U.S. Songs, 771 F. Supp. at 1224 (internal brackets omitted); see also Fermata Int'l Melodies v. Champions Golf Club, 712 F. Supp. 1257, 1259 (S.D.Tex.1989). Here, however, Plaintiffs do not allege that Alvarez Guedes holds a copyright in a composition. Rather, Plaintiffs allege that the copyright infringement arises from Defendants' "unlawful broadcast, and dissemination of Plaintiff's copyrighted recordings ...." (Compl.¶ 19) (emphasis added). It is uncontested that Alvarez Guedes authored only some of the jokes and stories contained in his twenty-nine recorded volumes; others were merely adaptations of jokes or stories he had heard. Further, it is uncontested that Alvarez Guedes does not hold a copyright in each of the stories and jokes contained on the twenty-nine volumes of recordings for which he holds a copyright. Thus, the Court concludes that there is no genuine issue of material fact concerning the rights held by Alvarez Guedes in the works at issue Alvarez Guedes holds a copyright in the sound recordings themselves, not in the compositions underlying the recordings.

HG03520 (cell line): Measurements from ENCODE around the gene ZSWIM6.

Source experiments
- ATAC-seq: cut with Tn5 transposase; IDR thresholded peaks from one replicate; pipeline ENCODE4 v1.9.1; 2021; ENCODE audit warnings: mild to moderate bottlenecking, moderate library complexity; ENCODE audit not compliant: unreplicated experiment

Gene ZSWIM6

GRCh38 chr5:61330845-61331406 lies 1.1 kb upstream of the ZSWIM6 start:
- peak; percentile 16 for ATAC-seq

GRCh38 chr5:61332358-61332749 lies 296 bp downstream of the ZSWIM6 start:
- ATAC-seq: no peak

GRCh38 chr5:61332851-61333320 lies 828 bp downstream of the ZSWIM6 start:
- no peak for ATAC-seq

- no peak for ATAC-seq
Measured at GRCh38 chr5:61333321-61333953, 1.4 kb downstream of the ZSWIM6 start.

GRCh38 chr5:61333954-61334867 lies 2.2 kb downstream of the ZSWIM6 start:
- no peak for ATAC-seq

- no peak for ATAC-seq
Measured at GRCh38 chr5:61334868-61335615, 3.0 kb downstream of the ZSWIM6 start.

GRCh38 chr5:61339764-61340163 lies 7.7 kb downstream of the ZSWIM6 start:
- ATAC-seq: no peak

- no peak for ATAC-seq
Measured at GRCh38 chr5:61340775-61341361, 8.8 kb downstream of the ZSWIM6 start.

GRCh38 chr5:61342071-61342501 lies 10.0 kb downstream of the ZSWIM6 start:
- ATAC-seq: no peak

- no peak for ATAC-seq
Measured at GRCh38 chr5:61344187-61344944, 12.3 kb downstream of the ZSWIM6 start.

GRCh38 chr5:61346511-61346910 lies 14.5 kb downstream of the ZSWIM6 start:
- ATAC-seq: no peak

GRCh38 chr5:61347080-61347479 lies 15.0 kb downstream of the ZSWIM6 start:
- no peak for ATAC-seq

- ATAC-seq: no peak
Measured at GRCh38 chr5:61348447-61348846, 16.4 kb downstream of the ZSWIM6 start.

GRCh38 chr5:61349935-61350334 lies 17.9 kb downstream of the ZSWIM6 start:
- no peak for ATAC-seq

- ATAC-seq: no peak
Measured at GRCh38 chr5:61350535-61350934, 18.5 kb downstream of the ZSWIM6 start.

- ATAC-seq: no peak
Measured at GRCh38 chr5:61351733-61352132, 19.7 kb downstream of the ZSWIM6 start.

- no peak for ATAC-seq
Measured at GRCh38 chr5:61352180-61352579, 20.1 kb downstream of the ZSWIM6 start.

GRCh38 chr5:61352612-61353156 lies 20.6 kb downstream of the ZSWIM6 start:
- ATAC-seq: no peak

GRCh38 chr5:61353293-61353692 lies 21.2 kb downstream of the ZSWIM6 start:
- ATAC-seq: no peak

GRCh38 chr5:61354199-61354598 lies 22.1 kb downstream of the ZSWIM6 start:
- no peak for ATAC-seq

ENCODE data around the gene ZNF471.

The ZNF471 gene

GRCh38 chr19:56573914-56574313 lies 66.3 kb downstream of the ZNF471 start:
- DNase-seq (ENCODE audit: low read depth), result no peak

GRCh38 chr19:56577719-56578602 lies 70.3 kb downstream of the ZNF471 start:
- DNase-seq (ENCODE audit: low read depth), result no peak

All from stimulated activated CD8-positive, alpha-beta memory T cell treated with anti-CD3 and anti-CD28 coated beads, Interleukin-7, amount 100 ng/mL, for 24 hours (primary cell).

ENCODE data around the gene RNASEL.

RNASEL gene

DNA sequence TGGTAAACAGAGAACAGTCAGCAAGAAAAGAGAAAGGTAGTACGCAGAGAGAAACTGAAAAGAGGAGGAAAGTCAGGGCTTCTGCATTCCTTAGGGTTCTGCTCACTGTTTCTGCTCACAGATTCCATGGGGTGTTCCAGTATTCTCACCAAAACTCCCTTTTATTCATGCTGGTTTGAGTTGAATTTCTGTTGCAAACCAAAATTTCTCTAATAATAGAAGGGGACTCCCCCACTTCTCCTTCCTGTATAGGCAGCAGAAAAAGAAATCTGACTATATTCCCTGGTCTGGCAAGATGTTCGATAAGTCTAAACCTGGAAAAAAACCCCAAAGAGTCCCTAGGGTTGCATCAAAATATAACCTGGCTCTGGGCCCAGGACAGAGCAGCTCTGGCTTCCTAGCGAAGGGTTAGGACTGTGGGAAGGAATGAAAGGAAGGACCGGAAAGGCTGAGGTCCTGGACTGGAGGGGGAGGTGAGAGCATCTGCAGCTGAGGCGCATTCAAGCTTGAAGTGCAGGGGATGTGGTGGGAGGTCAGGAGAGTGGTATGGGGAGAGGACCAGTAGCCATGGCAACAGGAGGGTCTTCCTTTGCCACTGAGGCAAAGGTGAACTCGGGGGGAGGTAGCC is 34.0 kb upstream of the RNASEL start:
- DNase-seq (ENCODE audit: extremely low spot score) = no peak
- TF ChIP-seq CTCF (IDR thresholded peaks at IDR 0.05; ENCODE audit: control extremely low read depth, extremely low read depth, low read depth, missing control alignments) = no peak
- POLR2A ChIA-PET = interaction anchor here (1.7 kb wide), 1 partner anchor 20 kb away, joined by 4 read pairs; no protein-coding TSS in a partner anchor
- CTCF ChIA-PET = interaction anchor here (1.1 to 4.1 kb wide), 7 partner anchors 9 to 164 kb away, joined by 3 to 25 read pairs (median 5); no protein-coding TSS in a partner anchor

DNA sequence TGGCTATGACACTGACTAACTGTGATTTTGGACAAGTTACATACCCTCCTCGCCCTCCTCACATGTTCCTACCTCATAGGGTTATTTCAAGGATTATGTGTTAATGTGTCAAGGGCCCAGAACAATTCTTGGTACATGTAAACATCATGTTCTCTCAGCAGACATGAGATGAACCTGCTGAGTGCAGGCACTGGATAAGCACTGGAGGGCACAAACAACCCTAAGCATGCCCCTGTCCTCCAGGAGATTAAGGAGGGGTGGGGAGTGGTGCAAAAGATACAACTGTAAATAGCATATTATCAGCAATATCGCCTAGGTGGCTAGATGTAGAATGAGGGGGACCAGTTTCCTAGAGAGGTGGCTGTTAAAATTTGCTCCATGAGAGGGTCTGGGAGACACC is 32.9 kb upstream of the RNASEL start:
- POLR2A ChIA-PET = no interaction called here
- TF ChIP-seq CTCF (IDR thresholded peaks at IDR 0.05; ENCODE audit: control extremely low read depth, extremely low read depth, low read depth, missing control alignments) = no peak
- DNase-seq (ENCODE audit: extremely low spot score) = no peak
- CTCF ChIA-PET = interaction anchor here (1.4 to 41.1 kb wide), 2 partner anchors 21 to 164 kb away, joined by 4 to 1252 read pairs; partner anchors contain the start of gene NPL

Plaintiffs contend that Defendants infringed their exclusive right to distribute their sound recordings when Defendants transmitted the Alvarez Guedes jokes and/or stories contained on various compact discs via the radio station to the public. See 17 U.S.C. § 106(3). Framed in this way, the theory merely takes Plaintiffs down the same dead end road as if they had claimed infringement of the right to performance. As observed by the Second Circuit in Agee, a case that both parties rely upon in support of their respective motions for summary judgment, "[i]t is clear that merely transmitting a sound recording to the public on the airwaves does not constitute a `distribution'; otherwise, sound recording copyright owners would have the performance rights expressly denied to them under the statute." 59 F.3d at 325. Rather, a distribution "is generally thought to require transmission of a `material object' in which the sound recording is fixed: a work that is of `more than transitory duration.'" Id. (quoting 17 U.S.C. § 101).